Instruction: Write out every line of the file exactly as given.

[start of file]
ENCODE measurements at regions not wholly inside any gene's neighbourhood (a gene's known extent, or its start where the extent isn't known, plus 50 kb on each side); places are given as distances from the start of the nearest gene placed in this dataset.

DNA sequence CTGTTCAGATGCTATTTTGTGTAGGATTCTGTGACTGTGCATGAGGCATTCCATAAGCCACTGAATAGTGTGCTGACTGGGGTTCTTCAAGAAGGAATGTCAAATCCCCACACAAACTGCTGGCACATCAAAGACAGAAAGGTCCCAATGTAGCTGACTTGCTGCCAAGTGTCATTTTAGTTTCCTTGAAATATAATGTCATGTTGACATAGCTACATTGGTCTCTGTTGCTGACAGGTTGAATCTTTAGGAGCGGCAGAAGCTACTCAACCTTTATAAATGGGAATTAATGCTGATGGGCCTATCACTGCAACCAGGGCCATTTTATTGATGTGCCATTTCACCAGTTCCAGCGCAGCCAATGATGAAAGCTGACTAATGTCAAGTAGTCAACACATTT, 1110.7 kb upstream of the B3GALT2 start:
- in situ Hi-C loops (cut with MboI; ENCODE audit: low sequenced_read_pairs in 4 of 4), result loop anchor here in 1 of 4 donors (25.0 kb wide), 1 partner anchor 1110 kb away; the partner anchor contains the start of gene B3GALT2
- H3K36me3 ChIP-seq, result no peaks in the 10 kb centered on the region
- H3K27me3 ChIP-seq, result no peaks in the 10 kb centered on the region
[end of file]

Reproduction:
ENCODE measurements at regions not wholly inside any gene's neighbourhood (a gene's known extent, or its start where the extent isn't known, plus 50 kb on each side); places are given as distances from the start of the nearest gene placed in this dataset.

DNA sequence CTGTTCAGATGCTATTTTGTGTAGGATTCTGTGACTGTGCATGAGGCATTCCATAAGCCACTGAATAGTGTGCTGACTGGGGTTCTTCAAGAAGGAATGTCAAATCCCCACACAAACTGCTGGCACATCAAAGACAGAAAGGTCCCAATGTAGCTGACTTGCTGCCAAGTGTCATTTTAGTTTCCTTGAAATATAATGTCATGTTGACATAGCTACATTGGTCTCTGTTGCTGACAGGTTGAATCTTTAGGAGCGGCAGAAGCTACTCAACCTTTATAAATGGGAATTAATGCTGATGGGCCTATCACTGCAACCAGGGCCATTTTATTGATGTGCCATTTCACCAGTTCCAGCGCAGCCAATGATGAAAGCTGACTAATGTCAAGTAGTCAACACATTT, 1110.7 kb upstream of the B3GALT2 start:
- in situ Hi-C loops (cut with MboI; ENCODE audit: low sequenced_read_pairs in 4 of 4), result loop anchor here in 1 of 4 donors (25.0 kb wide), 1 partner anchor 1110 kb away; the partner anchor contains the start of gene B3GALT2
- H3K36me3 ChIP-seq, result no peaks in the 10 kb centered on the region
- H3K27me3 ChIP-seq, result no peaks in the 10 kb centered on the region